“People who haven’t lived their whole lives as women, whether Ms. Jenner or Mr. Summers, shouldn’t get to define us. That’s something men have been doing for much too long… Their truth is not my truth. Their female identities are not my female identity. They haven’t traveled through the world as women and been shaped by all that this entails. For me and many women, feminist and otherwise, one of the difficult parts of witnessing and wanting to rally behind the movement for transgender rights is the language that a growing number of trans individuals insist on, the notions of femininity that they’re articulating, and their disregard for the fact that being a woman means having accrued certain experiences, endured certain indignities and relished certain courtesies in a culture that reacted to you as one. The ‘I was born in the wrong body’ rhetoric favored by other trans people doesn’t work any better and is just as offensive, reducing us to our collective breasts and vaginas.”

6. Why must one’s declared gender identity be accepted without question, while other forms of self-identification can be dismissed?

In making her point about women embracing men who transition, Burkett writes:

“Imagine the reaction if a young white man suddenly declared that he was trapped in the wrong body and, after using chemicals to change his skin pigmentation and crocheting his hair into twists, expected to be embraced by the black community.”

Something similar took place last year with Rachel Dolezal, the former president of a chapter of the NAACP. One columnist described Dolezal’s claim as “perverse and pathological,” a version of “identity theft” that fails to consider the cultural significance of the African American experience.

“For me, Black-identifying was not a choice so much as a fact. I am Black. Rachel Dolezal is not.”

This categorical rejection of Dolezal raises interesting questions about people’s freedom to self-identify. Unmoored from biology, what reasons can we give to oppose a white man’s decision to identify as a Chinese woman, or a man in his forties who decides to identify and live as a seven-year-old, or the tragic cases of otherkin – people identifying as animals? Please note: I am not claiming that these other modes of identification are on the same plane as gender dysphoria, only that there is no established consensus for why certain experiences are embraced and celebrated while others are considered outrageous or the sign of a mental illness.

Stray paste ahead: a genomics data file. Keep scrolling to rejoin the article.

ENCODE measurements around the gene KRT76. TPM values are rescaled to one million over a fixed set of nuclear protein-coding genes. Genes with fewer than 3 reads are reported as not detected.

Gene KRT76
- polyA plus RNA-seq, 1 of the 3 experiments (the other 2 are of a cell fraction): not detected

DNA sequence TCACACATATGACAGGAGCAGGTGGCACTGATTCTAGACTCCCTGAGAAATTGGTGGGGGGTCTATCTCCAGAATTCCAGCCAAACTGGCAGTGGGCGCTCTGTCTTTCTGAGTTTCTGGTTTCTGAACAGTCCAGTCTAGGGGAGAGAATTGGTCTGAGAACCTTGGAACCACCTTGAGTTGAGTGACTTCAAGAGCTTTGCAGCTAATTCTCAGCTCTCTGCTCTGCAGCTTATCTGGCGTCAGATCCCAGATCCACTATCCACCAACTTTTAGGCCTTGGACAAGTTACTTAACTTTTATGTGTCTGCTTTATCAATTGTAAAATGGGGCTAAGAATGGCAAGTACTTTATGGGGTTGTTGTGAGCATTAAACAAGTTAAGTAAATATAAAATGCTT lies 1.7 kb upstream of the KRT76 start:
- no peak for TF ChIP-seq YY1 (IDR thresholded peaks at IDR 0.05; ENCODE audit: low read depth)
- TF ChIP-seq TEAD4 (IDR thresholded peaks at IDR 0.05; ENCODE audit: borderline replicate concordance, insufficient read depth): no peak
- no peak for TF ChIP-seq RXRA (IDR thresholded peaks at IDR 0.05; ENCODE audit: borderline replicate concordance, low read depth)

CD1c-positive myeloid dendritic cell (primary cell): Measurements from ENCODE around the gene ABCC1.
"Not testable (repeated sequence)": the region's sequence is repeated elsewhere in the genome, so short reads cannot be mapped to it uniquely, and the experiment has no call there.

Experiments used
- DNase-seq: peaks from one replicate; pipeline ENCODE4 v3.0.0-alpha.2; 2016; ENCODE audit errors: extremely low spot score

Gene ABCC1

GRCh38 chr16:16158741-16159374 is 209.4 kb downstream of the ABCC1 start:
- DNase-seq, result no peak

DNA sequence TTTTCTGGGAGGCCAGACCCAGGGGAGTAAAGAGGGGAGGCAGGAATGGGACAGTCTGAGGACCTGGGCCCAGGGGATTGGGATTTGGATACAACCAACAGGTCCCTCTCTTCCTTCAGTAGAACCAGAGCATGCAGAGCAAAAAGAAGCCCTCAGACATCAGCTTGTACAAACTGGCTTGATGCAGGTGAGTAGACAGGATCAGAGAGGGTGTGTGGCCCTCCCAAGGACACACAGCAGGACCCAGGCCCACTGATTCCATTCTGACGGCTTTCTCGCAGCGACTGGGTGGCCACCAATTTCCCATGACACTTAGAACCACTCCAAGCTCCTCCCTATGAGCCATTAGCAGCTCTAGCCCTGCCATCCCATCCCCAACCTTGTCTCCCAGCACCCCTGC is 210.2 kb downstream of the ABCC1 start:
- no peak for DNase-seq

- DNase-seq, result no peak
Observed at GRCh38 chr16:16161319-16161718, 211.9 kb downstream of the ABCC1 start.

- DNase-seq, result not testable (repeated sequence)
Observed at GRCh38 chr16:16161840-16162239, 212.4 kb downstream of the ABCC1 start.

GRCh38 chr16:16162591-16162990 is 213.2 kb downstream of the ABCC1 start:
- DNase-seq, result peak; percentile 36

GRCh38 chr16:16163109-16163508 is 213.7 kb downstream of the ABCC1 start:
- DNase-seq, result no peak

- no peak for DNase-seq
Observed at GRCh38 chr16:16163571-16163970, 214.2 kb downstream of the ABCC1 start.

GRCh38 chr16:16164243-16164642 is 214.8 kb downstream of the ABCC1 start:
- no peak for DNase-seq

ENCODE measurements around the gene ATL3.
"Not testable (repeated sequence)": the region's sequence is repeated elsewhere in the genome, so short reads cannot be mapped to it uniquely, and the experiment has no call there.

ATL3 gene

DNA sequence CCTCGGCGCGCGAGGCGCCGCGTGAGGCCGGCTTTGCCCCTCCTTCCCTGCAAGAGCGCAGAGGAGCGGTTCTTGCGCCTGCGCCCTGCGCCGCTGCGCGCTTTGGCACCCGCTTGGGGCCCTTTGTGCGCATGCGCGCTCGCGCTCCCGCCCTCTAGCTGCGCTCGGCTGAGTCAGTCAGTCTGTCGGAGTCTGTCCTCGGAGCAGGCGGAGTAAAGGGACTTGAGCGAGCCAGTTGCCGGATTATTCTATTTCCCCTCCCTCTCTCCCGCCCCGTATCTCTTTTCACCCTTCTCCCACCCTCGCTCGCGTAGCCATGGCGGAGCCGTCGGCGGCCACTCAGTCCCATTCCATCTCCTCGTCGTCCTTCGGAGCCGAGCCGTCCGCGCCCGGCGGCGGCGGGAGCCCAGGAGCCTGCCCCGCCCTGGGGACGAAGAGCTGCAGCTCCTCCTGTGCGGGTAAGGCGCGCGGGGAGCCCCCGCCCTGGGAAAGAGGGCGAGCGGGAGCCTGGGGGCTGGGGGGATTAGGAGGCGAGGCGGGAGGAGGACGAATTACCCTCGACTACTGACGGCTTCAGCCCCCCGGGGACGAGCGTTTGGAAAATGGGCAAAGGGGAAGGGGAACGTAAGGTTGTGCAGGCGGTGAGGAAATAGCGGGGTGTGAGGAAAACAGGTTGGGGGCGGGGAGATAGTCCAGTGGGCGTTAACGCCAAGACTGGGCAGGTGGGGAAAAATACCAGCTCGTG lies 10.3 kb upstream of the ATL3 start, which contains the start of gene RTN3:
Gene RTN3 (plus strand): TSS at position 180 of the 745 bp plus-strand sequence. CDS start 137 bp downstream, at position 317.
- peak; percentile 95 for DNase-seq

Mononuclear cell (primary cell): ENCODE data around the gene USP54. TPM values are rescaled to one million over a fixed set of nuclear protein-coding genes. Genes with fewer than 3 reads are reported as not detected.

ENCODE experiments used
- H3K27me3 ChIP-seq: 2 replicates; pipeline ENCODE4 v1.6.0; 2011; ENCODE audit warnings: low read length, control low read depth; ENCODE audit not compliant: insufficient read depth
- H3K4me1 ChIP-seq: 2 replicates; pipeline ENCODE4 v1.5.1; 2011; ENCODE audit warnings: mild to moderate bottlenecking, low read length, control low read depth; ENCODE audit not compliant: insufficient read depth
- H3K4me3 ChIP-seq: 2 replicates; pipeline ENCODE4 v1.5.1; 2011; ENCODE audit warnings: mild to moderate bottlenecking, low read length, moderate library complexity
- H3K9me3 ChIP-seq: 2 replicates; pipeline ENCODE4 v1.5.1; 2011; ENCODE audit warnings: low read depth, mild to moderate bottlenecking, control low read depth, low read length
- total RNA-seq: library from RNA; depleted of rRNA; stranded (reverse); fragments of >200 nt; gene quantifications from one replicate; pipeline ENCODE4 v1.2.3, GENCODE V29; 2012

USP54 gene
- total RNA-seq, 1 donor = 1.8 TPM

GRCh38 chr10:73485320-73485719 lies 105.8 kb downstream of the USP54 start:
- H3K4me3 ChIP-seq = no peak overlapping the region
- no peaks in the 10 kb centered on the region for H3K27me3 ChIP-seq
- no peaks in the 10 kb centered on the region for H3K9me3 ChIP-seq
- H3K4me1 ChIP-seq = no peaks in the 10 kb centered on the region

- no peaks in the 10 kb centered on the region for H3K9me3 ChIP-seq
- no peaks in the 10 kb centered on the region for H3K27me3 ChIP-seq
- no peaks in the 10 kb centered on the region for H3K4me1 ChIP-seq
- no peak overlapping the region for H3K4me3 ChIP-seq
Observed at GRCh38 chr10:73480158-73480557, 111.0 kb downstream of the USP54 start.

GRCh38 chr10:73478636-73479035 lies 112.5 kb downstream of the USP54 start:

7. Without a settled definition in our legal system for transgender, how can we avoid all sorts of problems, including bathroom access?

Pascal-Emmanuel Gobry writes:

“Presumably, post-transition transgender people look like the gender they identify with. Who, exactly, is going to stop someone who looks like a woman from walking into a ladies’ room? Or someone who looks like a man from walking into a men’s room? The American nanny state may be out of control, but we still don’t have bathroom police.”

So why the uproar? Because, without clear definitions and markers of transgender beyond “I am what I say,” we are left with unclear guidelines and chaotic standards. Carl Trueman pointed to the incoherent regulations proposed by his local school board:

“On the one hand, it asserts that a student’s asserted gender identity has to be accepted, and must not be questioned or disregarded by staff. Moreover, the only exception is if staff have a ‘credible basis’ for believing the student is ‘improperly’ asserting a gender identity, vague and undefined terms that are open to abuse. Yet, the policy also claims that a student’s transgender status may constitute confidential medical information that should not be disclosed to parents or others, suggesting it is a medical condition. Which is it?”

Conclusion

The debate over the T in LGBT is likely to get louder in coming years. Yes, there are some in our society who would scapegoat people with gender dysphoria who would cast them as predators and “freaks.” Meanwhile, there are others who believe societal evolution depends on the abolishing of gender altogether and see the transgender experience as a way of moving beyond oppressive structures of “male” and “female.”

For Christians, however, neither of these options is available to us.

We believe God’s design of male and female to be structurally good, but we also understand gender dysphoria to be another symptom that reminds us we live in a fallen world. For this reason, we must extend love and compassion to anyone who experiences this kind of distress, even as we reject society’s efforts to establish a fluid understanding of personhood.